• Stand Adjustments: tilt (+20° ~ -5°), swivel (+60° ~ -60°), pivot (90° clockwise), height adjustment (0 ~ 120mm)
  • VESA-wall mountable (100 × 100mm)
  • Special ASUS Features: GamePlus and 5-way joystick OSD navigation

1Specifications and product availability are all subject to change without notice and may differ from country to country. Actual performance may vary depending on applications, usage, environment and other factors. For more details about the products mentioned in this press release, please visit http://press.asus.com

###

About ASUS
ASUS is a worldwide top-three consumer notebook vendor and maker of the world’s best-selling, most award-winning, motherboards. A leading enterprise in the new digital era, ASUS designs and manufactures products that perfectly meet the needs of today’s digital home and office, with a broad portfolio that includes motherboards, graphics cards, optical drives, displays, desktop and all-in-one PCs, notebooks, netbooks, servers, multimedia devices, wireless solutions, networking devices, tablets and smartphones. Driven by innovation and committed to quality, ASUS won 4,168 awards in 2012 and is widely credited with revolutionizing the PC industry with its Eee PC™. ASUS has more than 12,500 employees around the globe with a world-class R&D team of 3,800 engineers. Company revenue for 2012 was approximately US$14 billion.

Mad Catz unveils it's first Next-Gen fightstick, the Killer Instinct branded Tournament Edition 2.

Mad Catz is coming to your home in 2013 only on Xbox One! The Mad Catz Killer Instinct Tournament Edition 2 is here! LED lighting, internal access and authentic arcade parts are just the tip of the ice berg! 

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Review

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D-Link Wireless AC Gaming Router (DGL-5500)

By: BatRastered Sep 27, 2013 | 8 Comments

Pretty much all gaming is online gaming these days. You need a router that can handle it. D-Link sent us their top-of-the-line gaming unit for review.

The D-Link Wireless AC Gaming Router (DGL-5500) is not the prettiest thing in the world, but it gets the job done.

D-Link DGL-5500 gaming router

The router is a weird teardrop cylinder shape that stands vertically. I'm not sure how the internal antennae is oriented, I'm guessing it's also vertical. I much prefer external antennae arrays. Maybe I just like playing with the positioning, but I feel I can cover dead zones better that way. We set this unit up in a one bedroom apartment, however so coverage was not an issue at all. Just be aware that if you are in a multi-story house, you may need to position this router more carefully. I'd like to give a quick shout-out to D-Link for including a power button on the unit. I'm glad this is now a feature, I've always hated having to unplug my router to reset it when something went wrong.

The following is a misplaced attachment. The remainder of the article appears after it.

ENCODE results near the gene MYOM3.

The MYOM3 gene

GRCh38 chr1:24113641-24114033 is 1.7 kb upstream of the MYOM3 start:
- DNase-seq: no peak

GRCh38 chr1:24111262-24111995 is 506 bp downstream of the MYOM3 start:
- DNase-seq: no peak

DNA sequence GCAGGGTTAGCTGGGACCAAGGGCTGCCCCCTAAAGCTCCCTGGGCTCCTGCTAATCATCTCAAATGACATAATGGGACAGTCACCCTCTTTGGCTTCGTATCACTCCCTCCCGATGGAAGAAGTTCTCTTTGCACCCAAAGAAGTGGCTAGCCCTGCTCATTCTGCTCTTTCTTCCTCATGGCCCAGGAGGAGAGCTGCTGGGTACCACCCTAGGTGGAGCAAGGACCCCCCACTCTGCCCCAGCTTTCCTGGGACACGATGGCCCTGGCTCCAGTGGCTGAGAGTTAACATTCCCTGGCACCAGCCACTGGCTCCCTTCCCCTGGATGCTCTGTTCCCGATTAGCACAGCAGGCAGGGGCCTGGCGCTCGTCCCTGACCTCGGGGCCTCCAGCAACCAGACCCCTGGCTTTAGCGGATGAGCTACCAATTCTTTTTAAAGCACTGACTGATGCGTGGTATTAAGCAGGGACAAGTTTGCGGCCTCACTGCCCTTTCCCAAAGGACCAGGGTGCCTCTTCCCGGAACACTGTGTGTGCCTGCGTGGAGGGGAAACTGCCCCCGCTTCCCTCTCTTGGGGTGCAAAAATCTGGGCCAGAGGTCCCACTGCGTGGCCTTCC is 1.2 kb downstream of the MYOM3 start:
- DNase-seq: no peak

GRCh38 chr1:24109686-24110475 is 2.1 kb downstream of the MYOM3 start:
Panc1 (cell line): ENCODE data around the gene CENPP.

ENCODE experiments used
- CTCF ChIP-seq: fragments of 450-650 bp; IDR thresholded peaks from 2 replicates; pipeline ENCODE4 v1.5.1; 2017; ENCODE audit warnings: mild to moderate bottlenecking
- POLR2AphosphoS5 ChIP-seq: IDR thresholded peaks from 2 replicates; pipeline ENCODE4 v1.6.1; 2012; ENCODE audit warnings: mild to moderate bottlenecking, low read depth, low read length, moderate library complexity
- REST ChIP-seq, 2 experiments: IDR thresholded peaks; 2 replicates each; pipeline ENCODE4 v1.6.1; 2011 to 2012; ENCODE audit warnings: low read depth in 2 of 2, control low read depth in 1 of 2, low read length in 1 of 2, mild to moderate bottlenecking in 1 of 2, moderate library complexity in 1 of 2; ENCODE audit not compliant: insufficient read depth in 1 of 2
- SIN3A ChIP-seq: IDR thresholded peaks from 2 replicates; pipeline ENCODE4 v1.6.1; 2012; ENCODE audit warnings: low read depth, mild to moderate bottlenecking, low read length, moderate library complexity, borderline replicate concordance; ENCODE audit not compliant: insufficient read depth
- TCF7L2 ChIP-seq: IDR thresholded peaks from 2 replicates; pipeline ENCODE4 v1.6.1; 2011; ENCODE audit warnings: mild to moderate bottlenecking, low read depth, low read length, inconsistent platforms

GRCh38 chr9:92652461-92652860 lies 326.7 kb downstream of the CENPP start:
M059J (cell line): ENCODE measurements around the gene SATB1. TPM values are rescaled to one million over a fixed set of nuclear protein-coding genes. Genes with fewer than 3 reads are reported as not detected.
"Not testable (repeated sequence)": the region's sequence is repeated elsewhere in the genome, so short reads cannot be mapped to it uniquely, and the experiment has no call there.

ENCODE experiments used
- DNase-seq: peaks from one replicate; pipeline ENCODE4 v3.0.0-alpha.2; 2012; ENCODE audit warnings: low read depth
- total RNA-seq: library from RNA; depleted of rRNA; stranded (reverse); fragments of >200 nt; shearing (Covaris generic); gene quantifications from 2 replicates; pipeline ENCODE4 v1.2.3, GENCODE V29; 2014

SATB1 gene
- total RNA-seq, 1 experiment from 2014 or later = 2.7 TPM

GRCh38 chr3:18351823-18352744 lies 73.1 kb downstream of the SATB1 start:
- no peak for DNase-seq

Setup was super easy, as you can see in our unboxing video, the unit came with a pre-set random password and both WiFI bands turned on. This beats having a default password that everybody who buys that brand knows. We wanted a custom setup, however, and plugged into one of the LAN ports to access the units dashboard. A quick run through the setup wizard and we were up and running with a custom SSID name and passwords.

We replaced an old linksys router with this bad boy and it made a noticeable difference. Of course, it should, being a generation ahead of the older router. We were able to watch 3 different HD streams at once on 3 different devices with no problems. The device has a trademarked feature called "StreamBoost" that's responsible for making this run as smoothly as possible. Though to be honest, I feel like the amount of bandwidth you have from your ISP is going to make a much larger difference if you are having bandwidth related issues. Still, the "application aware" traffic shaping is a plus for this unit.